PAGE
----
Aaron Levie signs off chairman’s letter “Go cloud!” as Box prepares for IPO

James has more than a decade of experience as a tech journalist, writer and editor, and served as Editor in Chief of TechForge Media between 2017 and 2021. James was named as one of the top 20 UK technology influencers by Tyto, and has also been cited by Onalytica, Feedspot and Zsah as an influential cloud computing writer.

You can’t say it wasn’t coming. Cloud storage provider Box has announced its public offering after a huge amount of rumour and conjecture, with the overall amount raised expected to hit around $250m.

The company is looking to trade under the NYSE symbol ‘BOX’ and confirms reports in January that the cloud storage bods had confidentially filed.

The number of shares and their price wasn’t disclosed in the official S-1 form on the US Securities and Exchange Commission (SEC) site, however the company’s numbers were – and it doesn’t make for pretty reading on first glance.

As the company’s revenues have gone up, so have its losses – $124.2m in revenue for the year ended January 31, combined with a loss of $169m. This compares with $58.8m revenue and $112.8m loss for the previous year, and $21.1m and $50.4m for 2011. 2012’s figures weren’t disclosed because Box changed the dates of their financial year.

“We have a history of cumulative losses, and we do not expect to be profitable for the foreseeable future,” the company warned.

Box name-checked five companies as its key competitors in the cloud storage space: Citrix, Dropbox, EMC, Google and Microsoft.

The risk factor chapter of an IPO filing always makes for the most interesting reading, and given some of the hypervendors and long-standing tech players cited above, it gives credence to Box’s fears concerning “greater name recognition, much longer operating histories, larger marketing budgets and significantly greater resources.”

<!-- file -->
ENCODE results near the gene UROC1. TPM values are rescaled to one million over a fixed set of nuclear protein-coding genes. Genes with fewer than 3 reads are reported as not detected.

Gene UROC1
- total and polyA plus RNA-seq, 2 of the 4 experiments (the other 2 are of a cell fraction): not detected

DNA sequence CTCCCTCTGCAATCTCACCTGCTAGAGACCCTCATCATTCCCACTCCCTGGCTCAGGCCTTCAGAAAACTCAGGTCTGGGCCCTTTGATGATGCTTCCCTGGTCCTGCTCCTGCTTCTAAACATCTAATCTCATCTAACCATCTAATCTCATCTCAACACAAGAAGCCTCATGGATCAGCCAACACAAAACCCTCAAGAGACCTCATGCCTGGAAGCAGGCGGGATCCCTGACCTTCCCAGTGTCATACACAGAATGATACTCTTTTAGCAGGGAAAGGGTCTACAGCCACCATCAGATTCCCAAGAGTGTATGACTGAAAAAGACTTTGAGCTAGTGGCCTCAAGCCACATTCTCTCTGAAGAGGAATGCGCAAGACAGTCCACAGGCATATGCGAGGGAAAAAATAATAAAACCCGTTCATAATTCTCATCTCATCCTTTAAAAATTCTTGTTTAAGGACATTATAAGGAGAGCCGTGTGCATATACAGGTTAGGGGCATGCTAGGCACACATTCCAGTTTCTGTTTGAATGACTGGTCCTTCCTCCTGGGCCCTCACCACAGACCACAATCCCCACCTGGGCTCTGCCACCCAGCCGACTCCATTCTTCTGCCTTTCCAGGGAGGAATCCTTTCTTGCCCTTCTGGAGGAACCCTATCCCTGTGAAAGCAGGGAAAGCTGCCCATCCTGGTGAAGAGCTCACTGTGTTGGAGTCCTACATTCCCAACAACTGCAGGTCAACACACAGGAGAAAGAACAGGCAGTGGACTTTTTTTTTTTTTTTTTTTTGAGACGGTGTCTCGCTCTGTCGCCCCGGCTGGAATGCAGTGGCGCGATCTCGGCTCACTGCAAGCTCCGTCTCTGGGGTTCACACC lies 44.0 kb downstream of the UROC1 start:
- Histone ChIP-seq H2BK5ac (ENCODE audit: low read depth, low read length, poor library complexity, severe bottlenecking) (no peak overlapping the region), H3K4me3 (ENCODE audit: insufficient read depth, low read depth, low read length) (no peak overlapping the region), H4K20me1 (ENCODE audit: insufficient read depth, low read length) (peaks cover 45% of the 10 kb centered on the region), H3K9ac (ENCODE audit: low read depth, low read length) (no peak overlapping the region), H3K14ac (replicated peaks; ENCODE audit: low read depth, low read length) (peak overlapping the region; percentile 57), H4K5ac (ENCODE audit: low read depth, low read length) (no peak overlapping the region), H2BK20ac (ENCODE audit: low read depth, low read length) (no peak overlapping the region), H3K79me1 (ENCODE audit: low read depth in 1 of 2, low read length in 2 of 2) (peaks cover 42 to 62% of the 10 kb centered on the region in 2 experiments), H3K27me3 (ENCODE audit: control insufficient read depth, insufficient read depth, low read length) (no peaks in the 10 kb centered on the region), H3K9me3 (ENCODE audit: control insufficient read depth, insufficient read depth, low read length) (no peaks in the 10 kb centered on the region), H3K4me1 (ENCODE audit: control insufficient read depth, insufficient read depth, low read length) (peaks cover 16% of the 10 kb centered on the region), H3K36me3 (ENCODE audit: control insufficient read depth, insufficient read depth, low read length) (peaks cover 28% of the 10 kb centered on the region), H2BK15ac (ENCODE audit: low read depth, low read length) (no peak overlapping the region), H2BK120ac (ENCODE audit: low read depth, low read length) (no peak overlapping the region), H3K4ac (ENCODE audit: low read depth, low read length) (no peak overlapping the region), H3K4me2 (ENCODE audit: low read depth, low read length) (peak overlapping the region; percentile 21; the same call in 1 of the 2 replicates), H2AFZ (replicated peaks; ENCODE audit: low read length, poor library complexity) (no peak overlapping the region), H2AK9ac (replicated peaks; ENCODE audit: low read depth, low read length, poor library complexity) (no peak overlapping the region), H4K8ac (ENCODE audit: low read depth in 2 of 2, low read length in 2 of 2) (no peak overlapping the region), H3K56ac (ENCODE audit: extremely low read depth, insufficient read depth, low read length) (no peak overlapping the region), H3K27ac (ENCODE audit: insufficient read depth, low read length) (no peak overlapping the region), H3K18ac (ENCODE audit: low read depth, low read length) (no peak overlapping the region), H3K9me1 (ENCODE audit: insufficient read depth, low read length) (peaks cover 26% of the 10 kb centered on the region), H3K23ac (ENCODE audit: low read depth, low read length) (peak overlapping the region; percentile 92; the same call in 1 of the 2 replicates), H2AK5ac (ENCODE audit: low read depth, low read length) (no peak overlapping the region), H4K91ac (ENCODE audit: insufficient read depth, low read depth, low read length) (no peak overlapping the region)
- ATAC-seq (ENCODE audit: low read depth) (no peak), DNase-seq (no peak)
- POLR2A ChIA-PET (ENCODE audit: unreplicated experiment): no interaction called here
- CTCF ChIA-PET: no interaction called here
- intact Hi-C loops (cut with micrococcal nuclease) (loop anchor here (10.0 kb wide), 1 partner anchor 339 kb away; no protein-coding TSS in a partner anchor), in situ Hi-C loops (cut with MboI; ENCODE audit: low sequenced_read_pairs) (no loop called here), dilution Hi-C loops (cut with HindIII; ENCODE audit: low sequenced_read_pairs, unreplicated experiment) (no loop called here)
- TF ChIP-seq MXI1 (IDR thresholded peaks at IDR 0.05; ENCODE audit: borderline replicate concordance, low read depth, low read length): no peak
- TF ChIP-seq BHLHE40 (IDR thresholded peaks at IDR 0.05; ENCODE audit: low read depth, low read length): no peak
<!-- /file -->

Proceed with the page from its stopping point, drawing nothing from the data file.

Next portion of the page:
Yet there’s plenty to be happy about, with the company moving from 369 to 972 employees over the course of two years to January 2014. Box revealed it anticipated a significant expansion – both local and international – on operations and employee head count in the near term.

In a letter published in the filing, CEO Aaron Levie was at pains to point out how Box differed from the crowd in terms of the big legacy IT firms to provide “a new kind of enterprise software company.”

“We’ve intentionally ignored conventional wisdom, instead trying to imagine and bring to life the very best ways to build and deliver amazing technology for our customers,” he wrote.

This came across even in the backgrounds of the execs, with Levie noting “neither Dylan [Smith, Box CFO] nor I had storied careers at IBM or Oracle.”

Levie also shed light on Box’s influences as a company: the “passion and attention to detail” of Apple; the “Zappos-like support”; and the “open ecosystem much like Salesforce.com.” But above all, Levie extolled the virtues of constant innovation, signing off the letter “go cloud!”

Ian Moyse, sales director of CRM cloud provider Workbooks and a member of the Board of Eurocloud and the Governance Board of the Cloud Industry Forum, told CloudTech how Box’s IPO was a “great example of how innovative cloud firms can disrupt the market, grow fast and take on the legacy bigger brand names.”

“Box is one of those well known names that people could assume have been around far longer than the 2005 start and who quickly have achieved growth, brand and customer adoption,” Moyse said, adding: “In a time when we are seeing HP, Dell, Intel, EMC, Symantec and others cutting we continue to see cloud firms growing, innovating and being valued highly in the market.”

Comparisons have inevitably been made with Dropbox, whom Box outed as competition in the S-1 even though Levie is on record saying there is no direct rivalry between the two. What’s your view? Take a look at an infographic comparing the two firms here, while go here for Box’s full 148-page S-1 filing.

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